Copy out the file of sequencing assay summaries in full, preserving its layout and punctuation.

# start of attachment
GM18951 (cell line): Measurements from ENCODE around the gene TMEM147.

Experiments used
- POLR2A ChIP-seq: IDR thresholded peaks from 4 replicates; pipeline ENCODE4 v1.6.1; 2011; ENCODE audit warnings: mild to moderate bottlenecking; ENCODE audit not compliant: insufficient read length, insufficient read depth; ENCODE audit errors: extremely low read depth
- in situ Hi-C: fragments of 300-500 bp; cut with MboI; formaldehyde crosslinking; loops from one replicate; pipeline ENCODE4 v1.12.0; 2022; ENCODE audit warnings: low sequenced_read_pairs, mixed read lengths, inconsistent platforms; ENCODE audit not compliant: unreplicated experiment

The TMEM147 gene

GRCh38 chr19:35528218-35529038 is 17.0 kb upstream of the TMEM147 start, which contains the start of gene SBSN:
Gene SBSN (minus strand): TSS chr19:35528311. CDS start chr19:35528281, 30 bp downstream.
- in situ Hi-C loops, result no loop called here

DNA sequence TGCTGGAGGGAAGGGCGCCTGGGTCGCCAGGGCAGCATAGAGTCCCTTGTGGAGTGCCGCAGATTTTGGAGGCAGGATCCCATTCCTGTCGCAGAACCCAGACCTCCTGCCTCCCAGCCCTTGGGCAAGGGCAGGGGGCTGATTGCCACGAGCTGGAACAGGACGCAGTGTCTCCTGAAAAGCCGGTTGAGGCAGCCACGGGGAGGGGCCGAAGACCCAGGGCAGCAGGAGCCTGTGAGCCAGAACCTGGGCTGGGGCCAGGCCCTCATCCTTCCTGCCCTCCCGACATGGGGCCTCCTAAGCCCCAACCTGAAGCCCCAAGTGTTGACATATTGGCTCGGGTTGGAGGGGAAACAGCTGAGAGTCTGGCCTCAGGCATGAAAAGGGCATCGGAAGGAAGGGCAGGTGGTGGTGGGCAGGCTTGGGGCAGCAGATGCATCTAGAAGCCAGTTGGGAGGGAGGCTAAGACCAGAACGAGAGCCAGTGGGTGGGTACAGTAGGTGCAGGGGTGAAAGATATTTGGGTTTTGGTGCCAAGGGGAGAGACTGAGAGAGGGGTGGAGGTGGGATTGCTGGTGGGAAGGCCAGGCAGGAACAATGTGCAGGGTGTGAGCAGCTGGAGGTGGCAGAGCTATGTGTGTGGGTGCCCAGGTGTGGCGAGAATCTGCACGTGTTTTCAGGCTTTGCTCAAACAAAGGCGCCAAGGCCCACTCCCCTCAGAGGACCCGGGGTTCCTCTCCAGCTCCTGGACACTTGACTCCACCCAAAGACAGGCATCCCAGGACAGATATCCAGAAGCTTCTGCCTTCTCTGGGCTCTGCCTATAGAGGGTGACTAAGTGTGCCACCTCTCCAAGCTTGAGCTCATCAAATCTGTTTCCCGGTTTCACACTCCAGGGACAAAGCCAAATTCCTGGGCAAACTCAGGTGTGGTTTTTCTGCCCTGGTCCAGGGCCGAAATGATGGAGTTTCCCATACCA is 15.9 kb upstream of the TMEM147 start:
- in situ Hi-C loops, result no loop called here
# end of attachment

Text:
GM18951 (cell line): Measurements from ENCODE around the gene TMEM147.

Experiments used
- POLR2A ChIP-seq: IDR thresholded peaks from 4 replicates; pipeline ENCODE4 v1.6.1; 2011; ENCODE audit warnings: mild to moderate bottlenecking; ENCODE audit not compliant: insufficient read length, insufficient read depth; ENCODE audit errors: extremely low read depth
- in situ Hi-C: fragments of 300-500 bp; cut with MboI; formaldehyde crosslinking; loops from one replicate; pipeline ENCODE4 v1.12.0; 2022; ENCODE audit warnings: low sequenced_read_pairs, mixed read lengths, inconsistent platforms; ENCODE audit not compliant: unreplicated experiment

The TMEM147 gene

GRCh38 chr19:35528218-35529038 is 17.0 kb upstream of the TMEM147 start, which contains the start of gene SBSN:
Gene SBSN (minus strand): TSS chr19:35528311. CDS start chr19:35528281, 30 bp downstream.
- in situ Hi-C loops, result no loop called here

DNA sequence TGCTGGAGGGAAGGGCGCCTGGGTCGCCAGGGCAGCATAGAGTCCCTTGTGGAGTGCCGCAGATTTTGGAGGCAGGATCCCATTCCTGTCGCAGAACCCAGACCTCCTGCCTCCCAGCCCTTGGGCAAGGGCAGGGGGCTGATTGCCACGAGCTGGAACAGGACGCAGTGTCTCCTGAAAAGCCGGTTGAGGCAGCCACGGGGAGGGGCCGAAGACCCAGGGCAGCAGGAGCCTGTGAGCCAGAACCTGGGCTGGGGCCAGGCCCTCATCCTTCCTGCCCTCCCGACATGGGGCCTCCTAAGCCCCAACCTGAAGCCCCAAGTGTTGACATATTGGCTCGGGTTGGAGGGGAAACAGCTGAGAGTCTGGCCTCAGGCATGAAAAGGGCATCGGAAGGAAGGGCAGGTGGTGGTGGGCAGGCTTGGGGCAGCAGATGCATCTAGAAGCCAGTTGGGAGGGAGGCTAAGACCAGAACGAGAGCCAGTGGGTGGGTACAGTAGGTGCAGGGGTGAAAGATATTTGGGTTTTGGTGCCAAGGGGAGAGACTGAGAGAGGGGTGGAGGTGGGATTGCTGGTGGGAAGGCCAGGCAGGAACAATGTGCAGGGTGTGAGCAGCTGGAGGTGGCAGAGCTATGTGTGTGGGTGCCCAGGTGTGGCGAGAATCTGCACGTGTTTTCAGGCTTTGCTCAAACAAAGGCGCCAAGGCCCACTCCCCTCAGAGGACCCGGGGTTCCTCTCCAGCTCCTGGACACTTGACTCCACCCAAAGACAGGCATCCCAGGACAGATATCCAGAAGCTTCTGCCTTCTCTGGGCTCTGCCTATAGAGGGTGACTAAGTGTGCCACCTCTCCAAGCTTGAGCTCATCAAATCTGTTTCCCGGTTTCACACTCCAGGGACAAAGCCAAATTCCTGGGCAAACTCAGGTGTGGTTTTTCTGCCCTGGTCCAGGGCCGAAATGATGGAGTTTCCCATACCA is 15.9 kb upstream of the TMEM147 start:
- in situ Hi-C loops, result no loop called here